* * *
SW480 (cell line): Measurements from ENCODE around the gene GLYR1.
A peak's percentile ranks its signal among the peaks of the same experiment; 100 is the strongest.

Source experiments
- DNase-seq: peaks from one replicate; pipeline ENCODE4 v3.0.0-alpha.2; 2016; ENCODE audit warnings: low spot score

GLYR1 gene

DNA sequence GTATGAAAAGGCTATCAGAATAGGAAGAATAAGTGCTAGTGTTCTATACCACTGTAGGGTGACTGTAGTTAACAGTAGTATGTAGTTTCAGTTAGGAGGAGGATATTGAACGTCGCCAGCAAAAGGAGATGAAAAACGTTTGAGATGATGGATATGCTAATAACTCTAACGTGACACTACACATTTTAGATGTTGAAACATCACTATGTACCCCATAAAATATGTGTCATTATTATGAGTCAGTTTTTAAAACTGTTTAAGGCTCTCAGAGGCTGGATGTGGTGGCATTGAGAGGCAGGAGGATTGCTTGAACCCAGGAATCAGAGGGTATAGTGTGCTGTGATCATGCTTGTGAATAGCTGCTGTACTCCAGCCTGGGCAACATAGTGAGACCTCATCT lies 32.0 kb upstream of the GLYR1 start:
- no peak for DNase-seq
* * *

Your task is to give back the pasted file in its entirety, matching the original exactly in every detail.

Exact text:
SW480 (cell line): Measurements from ENCODE around the gene GLYR1.
A peak's percentile ranks its signal among the peaks of the same experiment; 100 is the strongest.

Source experiments
- DNase-seq: peaks from one replicate; pipeline ENCODE4 v3.0.0-alpha.2; 2016; ENCODE audit warnings: low spot score

GLYR1 gene

DNA sequence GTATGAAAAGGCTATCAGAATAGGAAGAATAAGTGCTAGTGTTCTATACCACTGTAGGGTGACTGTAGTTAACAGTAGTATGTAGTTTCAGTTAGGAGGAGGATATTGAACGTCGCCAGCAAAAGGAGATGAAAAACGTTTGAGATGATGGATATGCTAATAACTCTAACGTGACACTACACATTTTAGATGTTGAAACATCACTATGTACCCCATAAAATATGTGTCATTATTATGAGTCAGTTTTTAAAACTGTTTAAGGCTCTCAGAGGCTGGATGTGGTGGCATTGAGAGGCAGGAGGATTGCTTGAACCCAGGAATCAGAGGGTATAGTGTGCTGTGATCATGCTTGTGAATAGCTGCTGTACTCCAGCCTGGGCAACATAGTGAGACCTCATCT lies 32.0 kb upstream of the GLYR1 start:
- no peak for DNase-seq